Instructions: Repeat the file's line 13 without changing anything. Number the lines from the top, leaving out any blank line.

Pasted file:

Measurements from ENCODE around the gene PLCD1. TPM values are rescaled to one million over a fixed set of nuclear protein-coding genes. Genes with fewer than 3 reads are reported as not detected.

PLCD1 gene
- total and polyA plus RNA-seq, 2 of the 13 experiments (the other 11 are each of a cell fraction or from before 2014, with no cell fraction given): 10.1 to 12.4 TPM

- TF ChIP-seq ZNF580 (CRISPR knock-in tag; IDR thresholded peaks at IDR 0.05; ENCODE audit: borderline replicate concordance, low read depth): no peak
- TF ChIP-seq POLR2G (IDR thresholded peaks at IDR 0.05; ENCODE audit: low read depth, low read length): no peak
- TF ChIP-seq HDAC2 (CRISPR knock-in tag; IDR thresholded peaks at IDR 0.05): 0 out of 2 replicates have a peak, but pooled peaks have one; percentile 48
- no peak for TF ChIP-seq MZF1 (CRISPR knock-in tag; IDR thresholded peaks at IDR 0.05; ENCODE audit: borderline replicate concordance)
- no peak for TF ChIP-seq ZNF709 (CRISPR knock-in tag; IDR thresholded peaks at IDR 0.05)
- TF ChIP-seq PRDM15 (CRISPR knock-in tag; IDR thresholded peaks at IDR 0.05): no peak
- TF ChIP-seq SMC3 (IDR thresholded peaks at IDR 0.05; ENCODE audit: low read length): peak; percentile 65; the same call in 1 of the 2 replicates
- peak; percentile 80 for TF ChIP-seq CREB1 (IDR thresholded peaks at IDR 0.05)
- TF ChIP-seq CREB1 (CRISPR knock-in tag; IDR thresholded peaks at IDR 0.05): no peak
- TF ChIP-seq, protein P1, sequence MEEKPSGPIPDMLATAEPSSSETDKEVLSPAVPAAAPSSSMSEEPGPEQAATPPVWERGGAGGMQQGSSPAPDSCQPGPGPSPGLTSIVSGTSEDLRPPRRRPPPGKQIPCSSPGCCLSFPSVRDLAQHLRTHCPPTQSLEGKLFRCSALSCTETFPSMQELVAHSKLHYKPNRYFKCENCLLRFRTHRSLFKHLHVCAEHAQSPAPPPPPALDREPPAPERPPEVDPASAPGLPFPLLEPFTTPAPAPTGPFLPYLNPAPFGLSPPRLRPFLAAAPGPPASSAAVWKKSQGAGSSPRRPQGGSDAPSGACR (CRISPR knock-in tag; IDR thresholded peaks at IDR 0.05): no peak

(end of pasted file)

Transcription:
- TF ChIP-seq, protein P1, sequence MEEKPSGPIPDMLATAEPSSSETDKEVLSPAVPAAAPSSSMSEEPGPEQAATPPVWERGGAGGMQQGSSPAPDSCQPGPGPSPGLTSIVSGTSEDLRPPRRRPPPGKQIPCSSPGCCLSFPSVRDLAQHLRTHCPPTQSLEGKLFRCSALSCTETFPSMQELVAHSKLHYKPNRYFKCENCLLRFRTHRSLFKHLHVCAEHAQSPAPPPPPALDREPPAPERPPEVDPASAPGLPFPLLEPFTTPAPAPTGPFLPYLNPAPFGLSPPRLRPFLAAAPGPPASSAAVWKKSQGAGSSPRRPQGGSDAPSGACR (CRISPR knock-in tag; IDR thresholded peaks at IDR 0.05): no peak